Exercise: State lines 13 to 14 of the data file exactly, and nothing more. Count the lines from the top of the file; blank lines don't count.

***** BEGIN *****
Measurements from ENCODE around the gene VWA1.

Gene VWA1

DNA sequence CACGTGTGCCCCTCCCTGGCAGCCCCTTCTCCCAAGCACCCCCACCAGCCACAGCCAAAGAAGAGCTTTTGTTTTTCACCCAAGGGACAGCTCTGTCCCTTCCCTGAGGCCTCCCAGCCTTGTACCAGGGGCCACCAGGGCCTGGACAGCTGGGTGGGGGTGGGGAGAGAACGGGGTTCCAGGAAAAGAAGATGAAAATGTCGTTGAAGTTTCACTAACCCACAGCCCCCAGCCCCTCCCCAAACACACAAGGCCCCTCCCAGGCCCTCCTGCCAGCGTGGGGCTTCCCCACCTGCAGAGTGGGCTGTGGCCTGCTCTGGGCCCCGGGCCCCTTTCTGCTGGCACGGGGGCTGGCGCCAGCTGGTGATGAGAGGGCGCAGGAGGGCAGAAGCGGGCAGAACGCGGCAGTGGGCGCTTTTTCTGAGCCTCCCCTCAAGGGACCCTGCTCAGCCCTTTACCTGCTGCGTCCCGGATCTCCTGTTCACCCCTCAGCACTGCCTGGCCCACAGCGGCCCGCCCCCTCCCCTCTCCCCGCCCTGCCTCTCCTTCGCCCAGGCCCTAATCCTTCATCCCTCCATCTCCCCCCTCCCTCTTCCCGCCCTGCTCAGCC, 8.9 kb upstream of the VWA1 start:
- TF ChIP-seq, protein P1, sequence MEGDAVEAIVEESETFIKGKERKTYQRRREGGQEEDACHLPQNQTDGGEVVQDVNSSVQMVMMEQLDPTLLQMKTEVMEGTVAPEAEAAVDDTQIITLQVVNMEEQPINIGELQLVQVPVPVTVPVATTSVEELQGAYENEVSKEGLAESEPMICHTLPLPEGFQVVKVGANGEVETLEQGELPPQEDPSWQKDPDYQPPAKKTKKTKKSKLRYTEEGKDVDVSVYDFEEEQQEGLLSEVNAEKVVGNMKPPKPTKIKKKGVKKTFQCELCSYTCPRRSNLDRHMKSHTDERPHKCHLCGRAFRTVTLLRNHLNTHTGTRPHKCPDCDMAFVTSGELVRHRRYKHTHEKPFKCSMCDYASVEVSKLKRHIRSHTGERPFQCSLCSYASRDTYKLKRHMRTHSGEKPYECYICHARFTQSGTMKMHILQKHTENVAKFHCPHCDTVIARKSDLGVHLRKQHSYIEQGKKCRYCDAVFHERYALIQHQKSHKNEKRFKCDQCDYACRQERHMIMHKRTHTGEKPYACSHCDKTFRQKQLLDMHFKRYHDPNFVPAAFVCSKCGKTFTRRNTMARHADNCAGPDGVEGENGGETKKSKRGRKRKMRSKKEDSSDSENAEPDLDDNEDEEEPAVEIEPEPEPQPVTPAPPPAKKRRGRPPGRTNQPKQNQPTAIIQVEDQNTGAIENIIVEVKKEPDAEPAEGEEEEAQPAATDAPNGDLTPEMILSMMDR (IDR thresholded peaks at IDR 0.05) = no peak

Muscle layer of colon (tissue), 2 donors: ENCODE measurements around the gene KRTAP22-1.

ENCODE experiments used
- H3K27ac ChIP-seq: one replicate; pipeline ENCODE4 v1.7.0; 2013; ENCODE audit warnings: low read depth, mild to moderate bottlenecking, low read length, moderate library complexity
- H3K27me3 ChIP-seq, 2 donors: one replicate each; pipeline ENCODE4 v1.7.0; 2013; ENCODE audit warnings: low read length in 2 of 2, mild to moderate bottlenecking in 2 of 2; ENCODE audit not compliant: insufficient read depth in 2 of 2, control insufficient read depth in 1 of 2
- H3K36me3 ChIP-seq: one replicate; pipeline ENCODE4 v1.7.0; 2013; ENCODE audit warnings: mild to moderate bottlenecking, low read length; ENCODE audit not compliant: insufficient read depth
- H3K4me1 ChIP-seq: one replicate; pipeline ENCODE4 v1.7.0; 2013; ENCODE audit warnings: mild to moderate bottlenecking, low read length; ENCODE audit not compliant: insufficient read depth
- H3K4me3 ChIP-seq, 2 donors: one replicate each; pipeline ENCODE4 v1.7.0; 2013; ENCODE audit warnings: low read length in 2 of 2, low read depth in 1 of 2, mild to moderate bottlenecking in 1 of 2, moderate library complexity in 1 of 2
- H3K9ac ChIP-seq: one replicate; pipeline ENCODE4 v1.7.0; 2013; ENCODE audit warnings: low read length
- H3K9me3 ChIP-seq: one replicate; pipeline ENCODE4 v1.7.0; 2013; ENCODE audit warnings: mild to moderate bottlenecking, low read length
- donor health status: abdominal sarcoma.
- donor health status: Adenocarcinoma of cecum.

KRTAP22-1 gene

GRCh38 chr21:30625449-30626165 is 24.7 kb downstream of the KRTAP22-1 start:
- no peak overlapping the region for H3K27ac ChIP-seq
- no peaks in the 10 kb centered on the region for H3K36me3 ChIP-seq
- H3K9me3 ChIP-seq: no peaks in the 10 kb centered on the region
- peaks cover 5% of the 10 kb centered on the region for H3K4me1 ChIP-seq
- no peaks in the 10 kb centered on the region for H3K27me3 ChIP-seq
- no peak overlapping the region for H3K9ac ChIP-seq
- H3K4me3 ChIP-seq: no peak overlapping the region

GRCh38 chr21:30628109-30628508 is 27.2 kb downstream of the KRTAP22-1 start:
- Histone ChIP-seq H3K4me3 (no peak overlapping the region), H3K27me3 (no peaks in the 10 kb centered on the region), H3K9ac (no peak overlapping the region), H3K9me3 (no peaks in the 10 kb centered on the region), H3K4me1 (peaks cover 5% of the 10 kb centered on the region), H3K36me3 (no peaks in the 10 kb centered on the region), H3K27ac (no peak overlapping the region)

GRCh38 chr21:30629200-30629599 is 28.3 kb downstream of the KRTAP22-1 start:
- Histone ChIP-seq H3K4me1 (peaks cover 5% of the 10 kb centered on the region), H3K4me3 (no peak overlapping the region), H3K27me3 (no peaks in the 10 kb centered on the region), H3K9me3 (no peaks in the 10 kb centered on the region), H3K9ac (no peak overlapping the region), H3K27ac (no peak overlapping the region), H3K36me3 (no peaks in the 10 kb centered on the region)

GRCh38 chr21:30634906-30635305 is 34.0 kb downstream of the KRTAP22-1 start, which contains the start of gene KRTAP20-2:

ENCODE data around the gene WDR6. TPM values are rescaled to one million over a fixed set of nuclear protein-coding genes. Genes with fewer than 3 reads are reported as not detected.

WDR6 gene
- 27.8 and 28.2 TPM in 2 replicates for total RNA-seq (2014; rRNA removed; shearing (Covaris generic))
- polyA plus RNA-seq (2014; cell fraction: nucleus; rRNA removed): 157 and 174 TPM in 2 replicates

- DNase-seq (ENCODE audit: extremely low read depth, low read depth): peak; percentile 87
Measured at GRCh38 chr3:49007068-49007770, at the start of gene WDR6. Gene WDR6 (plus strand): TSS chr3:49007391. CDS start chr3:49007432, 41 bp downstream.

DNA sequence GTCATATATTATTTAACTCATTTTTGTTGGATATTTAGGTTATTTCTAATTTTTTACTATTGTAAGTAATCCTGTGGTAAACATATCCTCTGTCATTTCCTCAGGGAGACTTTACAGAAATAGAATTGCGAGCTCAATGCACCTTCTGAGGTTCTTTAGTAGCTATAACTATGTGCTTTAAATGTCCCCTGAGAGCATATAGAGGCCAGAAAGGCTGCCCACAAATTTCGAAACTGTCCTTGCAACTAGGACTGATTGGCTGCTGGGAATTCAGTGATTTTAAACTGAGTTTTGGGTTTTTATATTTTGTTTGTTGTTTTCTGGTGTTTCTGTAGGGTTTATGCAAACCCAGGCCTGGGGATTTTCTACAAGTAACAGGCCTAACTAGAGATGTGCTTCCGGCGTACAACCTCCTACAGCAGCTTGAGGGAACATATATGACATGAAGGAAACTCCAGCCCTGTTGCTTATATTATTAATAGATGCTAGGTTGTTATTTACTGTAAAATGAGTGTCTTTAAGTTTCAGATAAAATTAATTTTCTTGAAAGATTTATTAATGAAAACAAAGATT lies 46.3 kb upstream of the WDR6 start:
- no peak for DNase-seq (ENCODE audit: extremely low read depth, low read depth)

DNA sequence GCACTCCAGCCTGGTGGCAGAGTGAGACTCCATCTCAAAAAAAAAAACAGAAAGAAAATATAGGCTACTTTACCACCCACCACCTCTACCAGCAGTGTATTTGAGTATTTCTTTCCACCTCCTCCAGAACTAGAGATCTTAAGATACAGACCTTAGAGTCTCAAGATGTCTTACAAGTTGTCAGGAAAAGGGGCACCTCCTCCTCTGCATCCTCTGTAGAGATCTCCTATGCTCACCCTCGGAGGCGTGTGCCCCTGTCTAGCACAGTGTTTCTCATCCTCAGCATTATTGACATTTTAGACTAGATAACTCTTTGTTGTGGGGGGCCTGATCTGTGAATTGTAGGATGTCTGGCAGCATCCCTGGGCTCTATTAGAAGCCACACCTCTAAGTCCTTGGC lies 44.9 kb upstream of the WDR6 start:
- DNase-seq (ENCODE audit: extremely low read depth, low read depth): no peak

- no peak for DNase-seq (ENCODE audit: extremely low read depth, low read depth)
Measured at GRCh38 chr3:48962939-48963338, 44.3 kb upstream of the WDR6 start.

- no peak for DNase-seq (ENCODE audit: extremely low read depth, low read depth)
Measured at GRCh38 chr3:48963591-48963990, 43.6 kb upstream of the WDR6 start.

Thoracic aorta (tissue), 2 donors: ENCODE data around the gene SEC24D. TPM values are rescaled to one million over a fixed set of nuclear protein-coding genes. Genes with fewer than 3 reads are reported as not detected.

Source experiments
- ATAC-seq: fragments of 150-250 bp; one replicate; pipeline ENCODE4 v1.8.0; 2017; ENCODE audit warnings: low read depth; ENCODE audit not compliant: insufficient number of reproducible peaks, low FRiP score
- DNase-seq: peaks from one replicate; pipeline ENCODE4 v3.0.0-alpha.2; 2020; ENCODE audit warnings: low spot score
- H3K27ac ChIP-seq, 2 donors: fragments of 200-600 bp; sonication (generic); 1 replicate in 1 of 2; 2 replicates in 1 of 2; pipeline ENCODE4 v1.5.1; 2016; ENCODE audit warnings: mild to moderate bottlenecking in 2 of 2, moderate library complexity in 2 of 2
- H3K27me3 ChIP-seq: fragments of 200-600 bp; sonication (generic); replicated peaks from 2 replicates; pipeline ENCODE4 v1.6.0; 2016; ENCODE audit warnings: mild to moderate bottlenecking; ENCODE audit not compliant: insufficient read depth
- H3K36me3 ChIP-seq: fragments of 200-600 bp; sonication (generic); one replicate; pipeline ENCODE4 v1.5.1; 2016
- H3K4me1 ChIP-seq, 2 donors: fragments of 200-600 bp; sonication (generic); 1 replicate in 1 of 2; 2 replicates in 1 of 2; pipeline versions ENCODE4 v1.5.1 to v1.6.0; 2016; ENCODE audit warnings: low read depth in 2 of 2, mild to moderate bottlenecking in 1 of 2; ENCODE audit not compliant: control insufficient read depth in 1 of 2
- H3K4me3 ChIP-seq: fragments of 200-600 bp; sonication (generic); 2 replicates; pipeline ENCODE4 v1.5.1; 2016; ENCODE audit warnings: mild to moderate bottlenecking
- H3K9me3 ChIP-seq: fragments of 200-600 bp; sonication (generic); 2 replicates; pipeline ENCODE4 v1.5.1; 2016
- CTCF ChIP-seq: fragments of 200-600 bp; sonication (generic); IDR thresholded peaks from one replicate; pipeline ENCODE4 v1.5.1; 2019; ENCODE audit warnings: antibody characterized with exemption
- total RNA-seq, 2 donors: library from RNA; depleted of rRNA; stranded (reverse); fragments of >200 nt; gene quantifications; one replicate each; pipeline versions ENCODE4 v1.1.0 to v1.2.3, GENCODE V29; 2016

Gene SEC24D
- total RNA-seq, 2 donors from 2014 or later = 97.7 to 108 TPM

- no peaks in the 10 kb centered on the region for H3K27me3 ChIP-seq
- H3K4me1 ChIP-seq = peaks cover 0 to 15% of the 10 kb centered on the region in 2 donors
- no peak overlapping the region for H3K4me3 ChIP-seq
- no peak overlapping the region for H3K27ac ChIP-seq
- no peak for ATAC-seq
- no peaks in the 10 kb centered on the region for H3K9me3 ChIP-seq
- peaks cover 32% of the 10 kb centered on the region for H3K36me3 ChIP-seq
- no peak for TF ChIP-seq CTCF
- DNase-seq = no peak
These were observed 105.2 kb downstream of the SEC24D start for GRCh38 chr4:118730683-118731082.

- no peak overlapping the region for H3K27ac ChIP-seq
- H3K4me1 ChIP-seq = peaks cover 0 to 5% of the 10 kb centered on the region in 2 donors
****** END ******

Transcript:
- H3K9me3 ChIP-seq: one replicate; pipeline ENCODE4 v1.7.0; 2013; ENCODE audit warnings: mild to moderate bottlenecking, low read length
- donor health status: abdominal sarcoma.